So both thumbs up for Melanie Rehak's Girl Sleuth. I picked it up in paperback at Borders awhile back, in one of their buy 2 get one free deals. It should be available at your local library.

For some excellent Nancy Drew information online, visit Here I found handy information as to whether one is reading an original story or a later "revised" edition. Quick hint -- if your Nancy Drew is sporting 25 chapters, it's an original. The revisions are chopped down in page numbers and shortened to 20 chapters.


microdot said...

My wife was a Nancy Drew fan, she probably would still be if we had any books. She loves Brenda Starr. A few years ago, I found some reprints of Brenda Starr comics from the 50's complete with fashion cut outs...Dale Messick was a real proto feminist character!
I started reading a series of books by a British author named Alexander McCall Smith that are nephew sent me the first one and now I get the next and pass it on to my friends as I finish them. They are the Number One Ladies Detective Agency Series.
All set in Botswana with the Number One Lady Detective,Mma Precious Ramotswe. I have been finding very cheap on Amazon.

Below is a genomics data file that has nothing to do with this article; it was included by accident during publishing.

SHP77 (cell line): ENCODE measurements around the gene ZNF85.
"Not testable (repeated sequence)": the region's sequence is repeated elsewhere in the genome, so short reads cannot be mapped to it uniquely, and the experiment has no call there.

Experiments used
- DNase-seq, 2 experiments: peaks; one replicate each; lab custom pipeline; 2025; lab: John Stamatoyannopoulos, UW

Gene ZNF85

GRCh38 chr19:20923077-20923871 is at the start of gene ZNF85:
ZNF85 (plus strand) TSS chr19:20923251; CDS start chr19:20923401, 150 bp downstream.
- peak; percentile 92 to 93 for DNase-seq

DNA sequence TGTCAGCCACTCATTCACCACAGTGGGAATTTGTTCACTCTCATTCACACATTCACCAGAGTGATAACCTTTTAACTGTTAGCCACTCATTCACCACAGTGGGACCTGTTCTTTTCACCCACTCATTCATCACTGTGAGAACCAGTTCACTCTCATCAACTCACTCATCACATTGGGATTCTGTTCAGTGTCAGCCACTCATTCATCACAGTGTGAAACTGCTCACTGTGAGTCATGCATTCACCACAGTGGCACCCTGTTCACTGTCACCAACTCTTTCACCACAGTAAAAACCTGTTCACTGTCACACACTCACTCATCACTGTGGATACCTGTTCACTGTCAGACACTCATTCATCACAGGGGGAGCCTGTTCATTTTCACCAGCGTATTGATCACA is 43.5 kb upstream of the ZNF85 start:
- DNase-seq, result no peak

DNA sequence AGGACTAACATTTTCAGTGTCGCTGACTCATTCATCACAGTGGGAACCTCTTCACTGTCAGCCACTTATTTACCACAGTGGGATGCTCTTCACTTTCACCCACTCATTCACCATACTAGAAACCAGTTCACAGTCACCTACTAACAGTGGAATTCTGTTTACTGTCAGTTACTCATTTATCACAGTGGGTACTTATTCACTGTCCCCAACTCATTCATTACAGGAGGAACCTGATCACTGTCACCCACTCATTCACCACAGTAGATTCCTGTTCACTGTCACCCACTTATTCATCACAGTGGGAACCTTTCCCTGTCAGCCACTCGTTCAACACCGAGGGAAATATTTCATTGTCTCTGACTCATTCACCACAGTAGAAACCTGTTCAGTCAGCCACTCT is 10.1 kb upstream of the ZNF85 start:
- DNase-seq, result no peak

I'm not at all sure I am jealous of the snow...I had my fill of it back in Ohio and Michigan. I worked as a drawbridge operator on the Maumee River for 3 years and was once stranded at work for 3 days when a blizzard hit and no one could make it in to relieve me. The only time in my life that I was grateful there was a McDonalds that managed to open with iin walking distance.
In 1994 there was great blizzard that hit NYC with 28 inches of snow and the city shut down. It was magic. To walk down the middle of 14th Street and see only groups of happy people, no cars or buses.
Today it was 74 degrees here with bright sunshine. It will be nice tomorrow, but not quite as warm. We've had a lot of rain here but no freezing temperatures for almost 18 days and none in the 10 day prevision. On Wednesday, though, we had a huge unexpected wind storm that was very bad on the coast and here, I lost a door from my barn!
I was rolling hay bales down the ramp for my neighbors horses when the wind hit...I hope I can get it back on, it's huge and heavy, we have to get it up the ramp, then try to jack it into place.....
Keep warm!

Village Green said...

Comics and serial books -- never-ending delights! The little pleasures of having something to look forward to.

Sorry to hear about your barn door. We've got huge piles of snow everywhere now. I haven't seen anything like this since growing up here in the 50s and 60s. Saying that I start to feel like an old timer!

What a curious job -- drawbridge operator! The strangest job I ever had was working as a money counter in a bank vault. I was temping in San Fran in the early 80s. We used to get in these tin cans from Hong Kong -- packed with bundles of $100 bills.

We had to work in pairs inside a glas walled vault, each having one key to a two lock door. We ran the bills through a counting machine. It would stop and flash a yellow light if any of the bills were counterfeit. The air was heavy with money dust and I would go home and blow out green ink dust from my nose into a tissue.